Given an array of integers. Find a peak element in it. An array element is peak if it is NOT smaller than its neighbors. For corner elements, we need to consider only one neighbor. For example, for input array {5, 10, 20, 15}, 20 is the only peak element. For input array {10, 20, 15, 2, 23, 90, 67}, there are two peak elements: 20 and 90. Note that we need to return any one peak element.

Following corner cases give better idea about the problem.

**1)**If input array is sorted in strictly increasing order, the last element is always a peak element. For example, 50 is peak element in {10, 20, 30, 40, 50}.**2)**If input array is sorted in strictly decreasing order, the first element is always a peak element. 100 is the peak element in {100, 80, 60, 50, 20}.**3)**If all elements of input array are same, every element is a peak element.
It is clear from above examples that there is always a peak element in input array in any input array.

A

**simple solution**is to do a linear scan of array and as soon as we find a peak element, we return it. The worst case time complexity of this method would be O(n).**Can we find a peak element in worst time complexity better than O(n)?**

We can use Divide and Conquer to find a peak in O(Logn) time. The idea is Binary Search based, we compare middle element with its neighbors. If middle element is greater than both of its neighbors, then we return it. If the middle element is smaller than the its left neighbor, then there is always a peak in left half (Why? take few examples). If the middle element is smaller than the its right neighbor, then there is always a peak in right half (due to same reason as left half). Following is C implementation of this approach.

`// A divide and conquer solution to find a peak element element` `#include <stdio.h>` `// A binary search based function that returns index of a peak element` `int` `findPeakUtil(` `int` `arr[], ` `int` `low, ` `int` `high, ` `int` `n)` `{` ` ` `// Fin index of middle element` ` ` `int` `mid = low + (high - low)/2; ` `/* (low + high)/2 */` ` ` `// Compare middle element with its neighbours (if neighbours exist)` ` ` `if` `((mid == 0 || arr[mid-1] <= arr[mid]) &&` ` ` `(mid == n-1 || arr[mid+1] <= arr[mid]))` ` ` `return` `mid;` ` ` `// If middle element is not peak and its left neighbor is greater than it` ` ` `// then left half must have a peak element` ` ` `else` `if` `(mid > 0 && arr[mid-1] > arr[mid])` ` ` `return` `findPeakUtil(arr, low, (mid -1), n);` ` ` `// If middle element is not peak and its right neighbor is greater than it` ` ` `// then right half must have a peak element` ` ` `else` `return` `findPeakUtil(arr, (mid + 1), high, n);` `}` `// A wrapper over recursive function findPeakUtil()` `int` `findPeak(` `int` `arr[], ` `int` `n)` `{` ` ` `return` `findPeakUtil(arr, 0, n-1, n);` `}` `/* Driver program to check above functions */` `int` `main()` `{` ` ` `int` `arr[] = {1, 3, 20, 4, 1, 0};` ` ` `int` `n = ` `sizeof` `(arr)/` `sizeof` `(arr[0]);` ` ` `printf` `(` `"Index of a peak point is %d"` `, findPeak(arr, n));` ` ` `return` `0;` `}` |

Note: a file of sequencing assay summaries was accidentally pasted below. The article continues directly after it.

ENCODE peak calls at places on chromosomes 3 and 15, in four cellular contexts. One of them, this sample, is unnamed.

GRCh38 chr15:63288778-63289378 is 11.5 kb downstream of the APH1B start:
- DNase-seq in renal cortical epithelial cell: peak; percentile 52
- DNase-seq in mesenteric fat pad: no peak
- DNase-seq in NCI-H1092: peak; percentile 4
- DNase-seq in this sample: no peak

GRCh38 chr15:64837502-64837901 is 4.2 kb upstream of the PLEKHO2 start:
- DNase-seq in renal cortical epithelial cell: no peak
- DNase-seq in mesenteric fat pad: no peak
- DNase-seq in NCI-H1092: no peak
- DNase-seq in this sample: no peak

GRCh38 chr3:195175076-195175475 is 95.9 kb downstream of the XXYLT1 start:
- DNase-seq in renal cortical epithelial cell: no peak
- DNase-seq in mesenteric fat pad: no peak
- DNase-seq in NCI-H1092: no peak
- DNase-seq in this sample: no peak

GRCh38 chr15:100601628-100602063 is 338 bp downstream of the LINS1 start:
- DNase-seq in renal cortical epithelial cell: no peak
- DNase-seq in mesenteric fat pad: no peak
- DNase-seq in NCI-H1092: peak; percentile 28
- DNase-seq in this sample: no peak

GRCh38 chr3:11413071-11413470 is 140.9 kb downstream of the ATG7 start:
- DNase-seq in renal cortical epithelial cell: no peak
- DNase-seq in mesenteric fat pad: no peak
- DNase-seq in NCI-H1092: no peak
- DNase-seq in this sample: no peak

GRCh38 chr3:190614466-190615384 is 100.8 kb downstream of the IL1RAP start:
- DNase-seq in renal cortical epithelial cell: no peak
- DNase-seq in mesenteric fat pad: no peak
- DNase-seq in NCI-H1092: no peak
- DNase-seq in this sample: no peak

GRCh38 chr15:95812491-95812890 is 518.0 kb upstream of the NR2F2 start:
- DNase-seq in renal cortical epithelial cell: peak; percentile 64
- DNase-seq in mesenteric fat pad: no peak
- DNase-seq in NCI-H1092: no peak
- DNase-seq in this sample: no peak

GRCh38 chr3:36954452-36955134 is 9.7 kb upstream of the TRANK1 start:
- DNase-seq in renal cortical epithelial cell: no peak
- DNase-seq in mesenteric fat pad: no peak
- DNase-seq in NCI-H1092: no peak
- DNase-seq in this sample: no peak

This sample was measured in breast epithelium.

Output:

Index of a peak point is 2

**Time Complexity:**O(Logn) where n is number of elements in input array.

**Exercise:**

Consider the following modified definition of peak element. An array element is peak if it is greater than its neighbors. Note that an array may not contain a peak element with this modified definition.

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